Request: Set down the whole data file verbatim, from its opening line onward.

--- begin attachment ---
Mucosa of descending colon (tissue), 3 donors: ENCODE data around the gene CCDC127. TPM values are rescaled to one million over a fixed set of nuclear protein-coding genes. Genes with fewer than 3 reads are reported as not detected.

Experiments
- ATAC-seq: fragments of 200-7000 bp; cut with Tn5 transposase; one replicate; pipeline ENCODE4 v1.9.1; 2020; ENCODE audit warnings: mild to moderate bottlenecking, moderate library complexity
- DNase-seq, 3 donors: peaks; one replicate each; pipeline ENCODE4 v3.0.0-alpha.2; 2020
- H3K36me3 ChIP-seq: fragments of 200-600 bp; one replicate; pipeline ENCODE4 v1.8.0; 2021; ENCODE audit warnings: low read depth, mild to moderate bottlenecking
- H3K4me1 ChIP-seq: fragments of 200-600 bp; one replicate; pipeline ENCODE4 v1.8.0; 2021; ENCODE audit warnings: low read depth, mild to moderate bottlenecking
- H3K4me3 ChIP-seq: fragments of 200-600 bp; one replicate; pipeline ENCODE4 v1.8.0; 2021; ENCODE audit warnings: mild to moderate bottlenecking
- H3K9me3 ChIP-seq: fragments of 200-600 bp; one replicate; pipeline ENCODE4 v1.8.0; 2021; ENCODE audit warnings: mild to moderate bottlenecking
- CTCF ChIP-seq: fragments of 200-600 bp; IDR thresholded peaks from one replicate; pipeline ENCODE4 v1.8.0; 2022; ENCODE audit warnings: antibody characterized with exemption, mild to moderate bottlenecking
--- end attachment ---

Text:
Mucosa of descending colon (tissue), 3 donors: ENCODE data around the gene CCDC127. TPM values are rescaled to one million over a fixed set of nuclear protein-coding genes. Genes with fewer than 3 reads are reported as not detected.

Experiments
- ATAC-seq: fragments of 200-7000 bp; cut with Tn5 transposase; one replicate; pipeline ENCODE4 v1.9.1; 2020; ENCODE audit warnings: mild to moderate bottlenecking, moderate library complexity
- DNase-seq, 3 donors: peaks; one replicate each; pipeline ENCODE4 v3.0.0-alpha.2; 2020
- H3K36me3 ChIP-seq: fragments of 200-600 bp; one replicate; pipeline ENCODE4 v1.8.0; 2021; ENCODE audit warnings: low read depth, mild to moderate bottlenecking
- H3K4me1 ChIP-seq: fragments of 200-600 bp; one replicate; pipeline ENCODE4 v1.8.0; 2021; ENCODE audit warnings: low read depth, mild to moderate bottlenecking
- H3K4me3 ChIP-seq: fragments of 200-600 bp; one replicate; pipeline ENCODE4 v1.8.0; 2021; ENCODE audit warnings: mild to moderate bottlenecking
- H3K9me3 ChIP-seq: fragments of 200-600 bp; one replicate; pipeline ENCODE4 v1.8.0; 2021; ENCODE audit warnings: mild to moderate bottlenecking
- CTCF ChIP-seq: fragments of 200-600 bp; IDR thresholded peaks from one replicate; pipeline ENCODE4 v1.8.0; 2022; ENCODE audit warnings: antibody characterized with exemption, mild to moderate bottlenecking